Bone tumors may present with various signs and symptoms, including pain, mass, and limb deformity. The incidence of primary malignant bone tumors is approximately 3,600 cases annually in the United States. Benign bone tumors are estimated to be 100 times more common than malignant bone tumors, although the true prevalence is unknown. The most common presenting symptom of a malignant bone tumor is pain, often associated with a mass, and occasionally pathologic fracture. Patients with benign bone tumors may present with incidental findings noted on radiographs, painful mass/lesion, or pathologic fracture.1
The patient’s age must be considered when determining the differential diagnosis. Diagnoses for pediatric patients differ significantly from those for young and older adults (Table 1
). Common bone tumors in pediatric patients include nonossifying fibromas, unicameral bone cysts, aneurysmal bone cysts, osteosarcoma, and Ewing sarcoma. By comparison, in a patient older than 40 to 50 years, bone lesions are more commonly metastatic carcinoma, multiple myeloma, lymphoma, chondrosarcoma, and secondary osteosarcomas.
It is imperative to obtain a detailed history evaluating the location of the symptom(s), onset and duration, rate of growth, alleviating or exacerbating factors, pain history, trauma history, and infection history. In general, pain related to benign entities is relatively mild, often related to activity and relieved by NSAIDs. If the bony lesion is active or aggressive, such as aneurysmal bone cyst or giant cell tumor, it may cause progressive pain or fracture. In contrast, malignant bony lesions usually cause pain that is more severe and unresponsive to anti-inflammatory treatments. Patients often characterize the pain as dull, deep, or achy that is present with activity but also at rest and at night. An associated soft-tissue mass may cause distal extremity swelling or nerve compression with neurologic symptoms.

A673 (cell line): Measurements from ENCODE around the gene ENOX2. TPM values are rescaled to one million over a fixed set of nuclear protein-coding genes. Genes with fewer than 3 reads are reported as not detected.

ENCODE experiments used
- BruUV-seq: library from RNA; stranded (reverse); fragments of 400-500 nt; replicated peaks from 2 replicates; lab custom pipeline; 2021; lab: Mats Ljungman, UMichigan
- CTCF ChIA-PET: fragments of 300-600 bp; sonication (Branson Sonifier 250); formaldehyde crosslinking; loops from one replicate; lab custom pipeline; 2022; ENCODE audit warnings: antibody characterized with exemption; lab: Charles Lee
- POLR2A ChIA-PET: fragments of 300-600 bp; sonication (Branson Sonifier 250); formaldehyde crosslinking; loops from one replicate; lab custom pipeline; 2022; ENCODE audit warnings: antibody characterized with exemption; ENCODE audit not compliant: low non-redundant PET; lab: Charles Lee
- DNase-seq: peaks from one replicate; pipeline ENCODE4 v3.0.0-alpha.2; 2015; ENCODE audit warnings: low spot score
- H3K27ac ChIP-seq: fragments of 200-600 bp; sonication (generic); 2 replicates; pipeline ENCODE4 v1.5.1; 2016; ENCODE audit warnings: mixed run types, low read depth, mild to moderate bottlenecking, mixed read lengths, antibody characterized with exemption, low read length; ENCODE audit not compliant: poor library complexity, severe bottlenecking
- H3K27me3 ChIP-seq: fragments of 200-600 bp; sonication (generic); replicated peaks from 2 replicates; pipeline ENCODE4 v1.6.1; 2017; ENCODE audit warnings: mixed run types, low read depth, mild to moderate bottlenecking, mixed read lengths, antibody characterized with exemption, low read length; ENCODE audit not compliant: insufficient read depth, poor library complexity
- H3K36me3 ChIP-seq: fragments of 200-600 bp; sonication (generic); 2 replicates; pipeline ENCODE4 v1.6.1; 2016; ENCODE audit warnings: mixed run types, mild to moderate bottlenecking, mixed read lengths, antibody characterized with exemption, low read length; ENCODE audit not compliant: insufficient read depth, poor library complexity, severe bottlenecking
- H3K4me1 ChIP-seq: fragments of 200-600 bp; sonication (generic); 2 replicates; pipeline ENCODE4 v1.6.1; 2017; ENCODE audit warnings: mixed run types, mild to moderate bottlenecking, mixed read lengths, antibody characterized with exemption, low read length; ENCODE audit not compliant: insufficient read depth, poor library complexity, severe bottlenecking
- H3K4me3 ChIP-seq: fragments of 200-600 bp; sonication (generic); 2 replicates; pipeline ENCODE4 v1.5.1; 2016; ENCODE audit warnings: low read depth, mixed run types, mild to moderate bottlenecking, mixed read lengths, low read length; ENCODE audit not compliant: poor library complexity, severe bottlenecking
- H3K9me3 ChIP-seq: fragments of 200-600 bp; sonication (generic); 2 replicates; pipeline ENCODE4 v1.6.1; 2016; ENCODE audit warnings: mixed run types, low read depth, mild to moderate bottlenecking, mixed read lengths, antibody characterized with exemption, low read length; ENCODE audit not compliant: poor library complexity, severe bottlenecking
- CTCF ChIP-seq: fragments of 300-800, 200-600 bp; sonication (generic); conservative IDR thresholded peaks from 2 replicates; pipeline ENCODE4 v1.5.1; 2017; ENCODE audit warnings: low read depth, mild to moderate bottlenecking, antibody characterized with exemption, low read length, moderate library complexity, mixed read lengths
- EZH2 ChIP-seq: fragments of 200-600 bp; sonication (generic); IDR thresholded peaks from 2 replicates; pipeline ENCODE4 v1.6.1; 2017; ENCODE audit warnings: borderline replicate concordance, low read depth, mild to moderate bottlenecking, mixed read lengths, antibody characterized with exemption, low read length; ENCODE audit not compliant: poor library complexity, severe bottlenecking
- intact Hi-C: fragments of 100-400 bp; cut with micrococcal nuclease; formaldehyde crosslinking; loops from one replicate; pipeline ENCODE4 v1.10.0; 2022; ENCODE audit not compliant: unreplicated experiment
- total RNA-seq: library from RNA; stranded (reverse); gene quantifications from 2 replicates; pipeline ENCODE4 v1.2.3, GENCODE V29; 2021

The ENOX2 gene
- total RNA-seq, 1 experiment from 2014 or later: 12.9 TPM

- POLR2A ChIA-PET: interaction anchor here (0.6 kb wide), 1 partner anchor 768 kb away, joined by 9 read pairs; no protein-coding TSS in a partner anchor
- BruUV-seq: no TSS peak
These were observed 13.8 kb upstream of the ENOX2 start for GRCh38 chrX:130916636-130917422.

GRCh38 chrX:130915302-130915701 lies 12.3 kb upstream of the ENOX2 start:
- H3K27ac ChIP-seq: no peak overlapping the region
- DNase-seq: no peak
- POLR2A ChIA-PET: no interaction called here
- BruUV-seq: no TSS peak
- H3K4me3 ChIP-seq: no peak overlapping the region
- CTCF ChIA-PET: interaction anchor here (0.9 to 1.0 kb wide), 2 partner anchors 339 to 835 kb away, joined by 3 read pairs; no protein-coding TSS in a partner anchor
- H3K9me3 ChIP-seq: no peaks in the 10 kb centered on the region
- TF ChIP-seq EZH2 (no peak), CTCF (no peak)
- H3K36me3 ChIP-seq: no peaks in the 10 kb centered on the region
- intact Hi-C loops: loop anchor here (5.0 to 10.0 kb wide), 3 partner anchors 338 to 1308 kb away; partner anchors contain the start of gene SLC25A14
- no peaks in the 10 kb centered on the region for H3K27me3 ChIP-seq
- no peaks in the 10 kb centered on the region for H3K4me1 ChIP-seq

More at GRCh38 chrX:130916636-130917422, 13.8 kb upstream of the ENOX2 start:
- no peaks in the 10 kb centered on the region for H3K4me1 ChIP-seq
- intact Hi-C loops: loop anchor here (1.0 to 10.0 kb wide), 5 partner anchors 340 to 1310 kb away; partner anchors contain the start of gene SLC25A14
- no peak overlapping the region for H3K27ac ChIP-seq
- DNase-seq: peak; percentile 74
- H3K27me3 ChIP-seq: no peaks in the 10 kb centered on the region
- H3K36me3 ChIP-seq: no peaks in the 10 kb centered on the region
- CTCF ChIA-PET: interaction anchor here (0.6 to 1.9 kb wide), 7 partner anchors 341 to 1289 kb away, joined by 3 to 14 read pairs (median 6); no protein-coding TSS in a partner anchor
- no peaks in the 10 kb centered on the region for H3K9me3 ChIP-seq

The history should also include questions regarding constitutional symptoms, such as fever, chills, night
sweats, unintentional weight loss, fatigue, lymphadenopathy, breast or other palpable masses, and diphosphonate use. Approximately 20% to 30% of patients with Ewing sarcoma present with fever.2
In adults, metastatic disease to bone is vastly more common than primary bone malignancies, and a carcinoma or hematopoietic malignancy may present with a painful lesion or pathologic fracture. Any personal history of cancer, even diagnosed several decades prior, is a risk factor for metastatic bone disease. It is also important to identify any history of radiation, as there is a late risk of radiation-associated sarcomas. A prolonged history of diphosphonate use is a risk factor for impending or completed atypical femoral fractures, which are considered pathologic even though not neoplastic.
Table 1 Common Bone Tumor Diagnoses by Age
Patient Age (years)
ABC = aneurysmal bone cyst, FD = fibrous dysplasia, GCT = giant cell tumor, NOF = nonossifying fibroma, UBC = unicameral bone cyst